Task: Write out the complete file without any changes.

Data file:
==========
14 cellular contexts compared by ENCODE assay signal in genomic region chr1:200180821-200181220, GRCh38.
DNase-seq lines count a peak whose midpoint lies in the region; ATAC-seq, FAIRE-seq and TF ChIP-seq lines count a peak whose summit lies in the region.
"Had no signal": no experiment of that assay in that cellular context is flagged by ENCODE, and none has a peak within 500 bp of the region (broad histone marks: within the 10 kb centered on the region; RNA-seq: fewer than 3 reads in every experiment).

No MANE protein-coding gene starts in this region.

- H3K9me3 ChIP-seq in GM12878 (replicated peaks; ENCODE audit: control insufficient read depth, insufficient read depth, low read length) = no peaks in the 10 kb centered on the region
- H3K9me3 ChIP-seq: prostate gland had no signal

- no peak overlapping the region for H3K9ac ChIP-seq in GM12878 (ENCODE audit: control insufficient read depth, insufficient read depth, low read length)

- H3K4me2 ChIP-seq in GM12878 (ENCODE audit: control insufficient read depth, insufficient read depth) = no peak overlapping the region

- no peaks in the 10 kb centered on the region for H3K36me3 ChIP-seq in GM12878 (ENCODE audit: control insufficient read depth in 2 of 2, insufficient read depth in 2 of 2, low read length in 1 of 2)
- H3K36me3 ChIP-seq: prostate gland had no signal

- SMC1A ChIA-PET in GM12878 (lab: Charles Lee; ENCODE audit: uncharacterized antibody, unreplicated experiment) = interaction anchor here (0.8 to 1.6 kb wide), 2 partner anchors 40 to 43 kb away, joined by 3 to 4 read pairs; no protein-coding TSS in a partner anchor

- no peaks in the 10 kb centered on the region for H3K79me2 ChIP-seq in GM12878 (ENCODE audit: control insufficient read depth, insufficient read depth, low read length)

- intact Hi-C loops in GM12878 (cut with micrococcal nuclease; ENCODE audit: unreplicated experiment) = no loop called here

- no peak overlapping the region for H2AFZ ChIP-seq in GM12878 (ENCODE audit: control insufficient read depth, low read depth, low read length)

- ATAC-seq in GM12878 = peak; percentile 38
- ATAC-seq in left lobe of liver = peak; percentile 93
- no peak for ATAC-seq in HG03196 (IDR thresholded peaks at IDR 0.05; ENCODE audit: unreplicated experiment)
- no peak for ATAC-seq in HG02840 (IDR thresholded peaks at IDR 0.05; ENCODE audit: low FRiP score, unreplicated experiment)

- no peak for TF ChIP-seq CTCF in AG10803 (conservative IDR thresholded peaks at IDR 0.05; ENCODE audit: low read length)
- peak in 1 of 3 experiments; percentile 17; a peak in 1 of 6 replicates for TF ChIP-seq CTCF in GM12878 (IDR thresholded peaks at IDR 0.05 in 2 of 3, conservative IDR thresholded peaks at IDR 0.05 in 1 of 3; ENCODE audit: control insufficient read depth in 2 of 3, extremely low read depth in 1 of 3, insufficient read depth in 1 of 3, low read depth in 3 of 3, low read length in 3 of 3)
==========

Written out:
14 cellular contexts compared by ENCODE assay signal in genomic region chr1:200180821-200181220, GRCh38.
DNase-seq lines count a peak whose midpoint lies in the region; ATAC-seq, FAIRE-seq and TF ChIP-seq lines count a peak whose summit lies in the region.
"Had no signal": no experiment of that assay in that cellular context is flagged by ENCODE, and none has a peak within 500 bp of the region (broad histone marks: within the 10 kb centered on the region; RNA-seq: fewer than 3 reads in every experiment).

No MANE protein-coding gene starts in this region.

- H3K9me3 ChIP-seq in GM12878 (replicated peaks; ENCODE audit: control insufficient read depth, insufficient read depth, low read length) = no peaks in the 10 kb centered on the region
- H3K9me3 ChIP-seq: prostate gland had no signal

- no peak overlapping the region for H3K9ac ChIP-seq in GM12878 (ENCODE audit: control insufficient read depth, insufficient read depth, low read length)

- H3K4me2 ChIP-seq in GM12878 (ENCODE audit: control insufficient read depth, insufficient read depth) = no peak overlapping the region

- no peaks in the 10 kb centered on the region for H3K36me3 ChIP-seq in GM12878 (ENCODE audit: control insufficient read depth in 2 of 2, insufficient read depth in 2 of 2, low read length in 1 of 2)
- H3K36me3 ChIP-seq: prostate gland had no signal

- SMC1A ChIA-PET in GM12878 (lab: Charles Lee; ENCODE audit: uncharacterized antibody, unreplicated experiment) = interaction anchor here (0.8 to 1.6 kb wide), 2 partner anchors 40 to 43 kb away, joined by 3 to 4 read pairs; no protein-coding TSS in a partner anchor

- no peaks in the 10 kb centered on the region for H3K79me2 ChIP-seq in GM12878 (ENCODE audit: control insufficient read depth, insufficient read depth, low read length)

- intact Hi-C loops in GM12878 (cut with micrococcal nuclease; ENCODE audit: unreplicated experiment) = no loop called here

- no peak overlapping the region for H2AFZ ChIP-seq in GM12878 (ENCODE audit: control insufficient read depth, low read depth, low read length)

- ATAC-seq in GM12878 = peak; percentile 38
- ATAC-seq in left lobe of liver = peak; percentile 93
- no peak for ATAC-seq in HG03196 (IDR thresholded peaks at IDR 0.05; ENCODE audit: unreplicated experiment)
- no peak for ATAC-seq in HG02840 (IDR thresholded peaks at IDR 0.05; ENCODE audit: low FRiP score, unreplicated experiment)

- no peak for TF ChIP-seq CTCF in AG10803 (conservative IDR thresholded peaks at IDR 0.05; ENCODE audit: low read length)
- peak in 1 of 3 experiments; percentile 17; a peak in 1 of 6 replicates for TF ChIP-seq CTCF in GM12878 (IDR thresholded peaks at IDR 0.05 in 2 of 3, conservative IDR thresholded peaks at IDR 0.05 in 1 of 3; ENCODE audit: control insufficient read depth in 2 of 3, extremely low read depth in 1 of 3, insufficient read depth in 1 of 3, low read depth in 3 of 3, low read length in 3 of 3)